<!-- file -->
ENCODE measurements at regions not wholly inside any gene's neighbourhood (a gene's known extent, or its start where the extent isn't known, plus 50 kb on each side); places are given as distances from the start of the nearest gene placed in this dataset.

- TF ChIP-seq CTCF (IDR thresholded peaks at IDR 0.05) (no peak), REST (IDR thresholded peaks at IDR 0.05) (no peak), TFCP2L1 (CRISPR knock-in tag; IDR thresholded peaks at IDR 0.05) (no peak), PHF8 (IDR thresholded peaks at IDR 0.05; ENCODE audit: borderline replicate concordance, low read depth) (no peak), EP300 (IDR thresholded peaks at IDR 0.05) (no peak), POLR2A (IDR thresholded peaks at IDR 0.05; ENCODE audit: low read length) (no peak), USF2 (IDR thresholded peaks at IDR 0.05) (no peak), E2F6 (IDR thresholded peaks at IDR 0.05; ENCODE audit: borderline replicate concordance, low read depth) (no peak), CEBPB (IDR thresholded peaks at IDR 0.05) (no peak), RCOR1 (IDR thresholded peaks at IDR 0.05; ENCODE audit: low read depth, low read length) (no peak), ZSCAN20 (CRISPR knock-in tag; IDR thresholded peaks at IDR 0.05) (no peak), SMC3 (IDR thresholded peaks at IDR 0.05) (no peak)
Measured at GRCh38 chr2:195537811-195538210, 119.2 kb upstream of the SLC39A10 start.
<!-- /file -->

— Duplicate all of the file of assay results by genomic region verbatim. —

ENCODE measurements at regions not wholly inside any gene's neighbourhood (a gene's known extent, or its start where the extent isn't known, plus 50 kb on each side); places are given as distances from the start of the nearest gene placed in this dataset.

- TF ChIP-seq CTCF (IDR thresholded peaks at IDR 0.05) (no peak), REST (IDR thresholded peaks at IDR 0.05) (no peak), TFCP2L1 (CRISPR knock-in tag; IDR thresholded peaks at IDR 0.05) (no peak), PHF8 (IDR thresholded peaks at IDR 0.05; ENCODE audit: borderline replicate concordance, low read depth) (no peak), EP300 (IDR thresholded peaks at IDR 0.05) (no peak), POLR2A (IDR thresholded peaks at IDR 0.05; ENCODE audit: low read length) (no peak), USF2 (IDR thresholded peaks at IDR 0.05) (no peak), E2F6 (IDR thresholded peaks at IDR 0.05; ENCODE audit: borderline replicate concordance, low read depth) (no peak), CEBPB (IDR thresholded peaks at IDR 0.05) (no peak), RCOR1 (IDR thresholded peaks at IDR 0.05; ENCODE audit: low read depth, low read length) (no peak), ZSCAN20 (CRISPR knock-in tag; IDR thresholded peaks at IDR 0.05) (no peak), SMC3 (IDR thresholded peaks at IDR 0.05) (no peak)
Measured at GRCh38 chr2:195537811-195538210, 119.2 kb upstream of the SLC39A10 start.